• Announcements

    • khawk

      Download the Game Design and Indie Game Marketing Freebook   07/19/17

      GameDev.net and CRC Press have teamed up to bring a free ebook of content curated from top titles published by CRC Press. The freebook, Practices of Game Design & Indie Game Marketing, includes chapters from The Art of Game Design: A Book of Lenses, A Practical Guide to Indie Game Marketing, and An Architectural Approach to Level Design. The GameDev.net FreeBook is relevant to game designers, developers, and those interested in learning more about the challenges in game development. We know game development can be a tough discipline and business, so we picked several chapters from CRC Press titles that we thought would be of interest to you, the GameDev.net audience, in your journey to design, develop, and market your next game. The free ebook is available through CRC Press by clicking here. The Curated Books The Art of Game Design: A Book of Lenses, Second Edition, by Jesse Schell Presents 100+ sets of questions, or different lenses, for viewing a game’s design, encompassing diverse fields such as psychology, architecture, music, film, software engineering, theme park design, mathematics, anthropology, and more. Written by one of the world's top game designers, this book describes the deepest and most fundamental principles of game design, demonstrating how tactics used in board, card, and athletic games also work in video games. It provides practical instruction on creating world-class games that will be played again and again. View it here. A Practical Guide to Indie Game Marketing, by Joel Dreskin Marketing is an essential but too frequently overlooked or minimized component of the release plan for indie games. A Practical Guide to Indie Game Marketing provides you with the tools needed to build visibility and sell your indie games. With special focus on those developers with small budgets and limited staff and resources, this book is packed with tangible recommendations and techniques that you can put to use immediately. As a seasoned professional of the indie game arena, author Joel Dreskin gives you insight into practical, real-world experiences of marketing numerous successful games and also provides stories of the failures. View it here. An Architectural Approach to Level Design This is one of the first books to integrate architectural and spatial design theory with the field of level design. The book presents architectural techniques and theories for level designers to use in their own work. It connects architecture and level design in different ways that address the practical elements of how designers construct space and the experiential elements of how and why humans interact with this space. Throughout the text, readers learn skills for spatial layout, evoking emotion through gamespaces, and creating better levels through architectural theory. View it here. Learn more and download the ebook by clicking here. Did you know? GameDev.net and CRC Press also recently teamed up to bring GDNet+ Members up to a 20% discount on all CRC Press books. Learn more about this and other benefits here.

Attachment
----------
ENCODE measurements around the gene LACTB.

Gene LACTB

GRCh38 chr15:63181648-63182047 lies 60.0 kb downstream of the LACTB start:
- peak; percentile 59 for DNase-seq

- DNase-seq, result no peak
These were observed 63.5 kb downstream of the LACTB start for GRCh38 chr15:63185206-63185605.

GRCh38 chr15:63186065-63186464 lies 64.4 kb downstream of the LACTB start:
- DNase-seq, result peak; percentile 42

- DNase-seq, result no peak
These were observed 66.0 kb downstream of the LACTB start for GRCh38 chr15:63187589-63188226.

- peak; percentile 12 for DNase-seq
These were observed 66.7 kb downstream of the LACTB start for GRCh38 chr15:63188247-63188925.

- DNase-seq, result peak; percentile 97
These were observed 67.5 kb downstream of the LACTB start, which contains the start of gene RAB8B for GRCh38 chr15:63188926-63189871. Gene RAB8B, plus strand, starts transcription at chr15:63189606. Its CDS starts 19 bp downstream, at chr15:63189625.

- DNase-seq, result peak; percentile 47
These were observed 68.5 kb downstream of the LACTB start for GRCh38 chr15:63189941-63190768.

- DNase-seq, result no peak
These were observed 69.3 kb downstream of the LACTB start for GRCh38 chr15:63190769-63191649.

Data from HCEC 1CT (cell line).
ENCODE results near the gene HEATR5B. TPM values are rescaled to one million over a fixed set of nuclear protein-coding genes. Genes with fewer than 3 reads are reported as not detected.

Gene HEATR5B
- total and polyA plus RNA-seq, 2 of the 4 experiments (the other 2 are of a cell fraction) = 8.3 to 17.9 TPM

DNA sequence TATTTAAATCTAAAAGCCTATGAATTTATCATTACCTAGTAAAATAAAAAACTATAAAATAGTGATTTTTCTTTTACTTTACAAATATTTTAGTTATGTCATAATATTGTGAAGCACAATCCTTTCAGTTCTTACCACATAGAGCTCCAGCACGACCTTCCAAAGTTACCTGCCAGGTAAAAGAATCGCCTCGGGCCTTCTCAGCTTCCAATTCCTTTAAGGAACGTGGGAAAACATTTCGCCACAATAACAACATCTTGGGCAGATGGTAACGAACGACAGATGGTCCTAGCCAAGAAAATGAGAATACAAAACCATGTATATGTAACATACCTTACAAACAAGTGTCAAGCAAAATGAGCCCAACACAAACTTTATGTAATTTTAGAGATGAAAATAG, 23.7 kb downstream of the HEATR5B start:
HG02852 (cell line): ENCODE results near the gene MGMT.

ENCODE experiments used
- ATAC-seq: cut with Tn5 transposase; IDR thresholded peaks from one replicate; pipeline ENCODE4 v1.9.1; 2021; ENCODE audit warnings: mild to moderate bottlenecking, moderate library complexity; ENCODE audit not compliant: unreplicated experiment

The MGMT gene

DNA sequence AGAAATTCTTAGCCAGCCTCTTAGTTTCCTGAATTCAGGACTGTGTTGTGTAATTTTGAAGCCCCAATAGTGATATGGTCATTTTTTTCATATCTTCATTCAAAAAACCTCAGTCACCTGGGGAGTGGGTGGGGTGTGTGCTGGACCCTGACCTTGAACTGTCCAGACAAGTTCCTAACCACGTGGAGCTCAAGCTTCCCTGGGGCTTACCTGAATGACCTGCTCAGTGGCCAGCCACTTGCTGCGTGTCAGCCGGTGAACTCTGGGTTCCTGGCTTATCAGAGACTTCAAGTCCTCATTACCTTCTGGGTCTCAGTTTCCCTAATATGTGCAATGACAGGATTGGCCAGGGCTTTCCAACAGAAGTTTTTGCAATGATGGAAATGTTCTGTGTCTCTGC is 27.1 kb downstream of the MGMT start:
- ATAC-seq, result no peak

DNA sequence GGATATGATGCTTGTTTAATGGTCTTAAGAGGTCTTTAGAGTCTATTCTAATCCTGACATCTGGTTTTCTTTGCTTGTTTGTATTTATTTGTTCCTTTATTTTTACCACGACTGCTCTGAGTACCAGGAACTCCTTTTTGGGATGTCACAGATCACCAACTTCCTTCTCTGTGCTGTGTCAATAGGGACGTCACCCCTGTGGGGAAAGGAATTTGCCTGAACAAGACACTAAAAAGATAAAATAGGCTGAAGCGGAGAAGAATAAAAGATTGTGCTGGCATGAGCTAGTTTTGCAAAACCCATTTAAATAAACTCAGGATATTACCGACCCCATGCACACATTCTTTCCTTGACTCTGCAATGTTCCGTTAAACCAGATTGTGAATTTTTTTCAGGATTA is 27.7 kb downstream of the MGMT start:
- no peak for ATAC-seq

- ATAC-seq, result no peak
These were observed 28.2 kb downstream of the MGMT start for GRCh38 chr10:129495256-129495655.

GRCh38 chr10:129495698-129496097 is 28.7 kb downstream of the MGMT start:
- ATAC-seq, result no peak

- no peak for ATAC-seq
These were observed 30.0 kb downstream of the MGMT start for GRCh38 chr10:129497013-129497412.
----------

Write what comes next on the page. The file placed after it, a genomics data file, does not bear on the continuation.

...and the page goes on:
Sign in to follow this  
Followers 0
Wickedrob

Different weapons, same end

6 posts in this topic

I've been thinking about an rpg upgrade system that has you upgrade the weapon 10 or so levels. Each weapon would have their unique individual traits, but the max stats are the same (for example 100 atk). In a way I wanted to encourage people to want to find different weapons, and find their preferred ability/attribute etc, instead of just going for the strongest attack. I was wondering what the pros and cons of this idea are.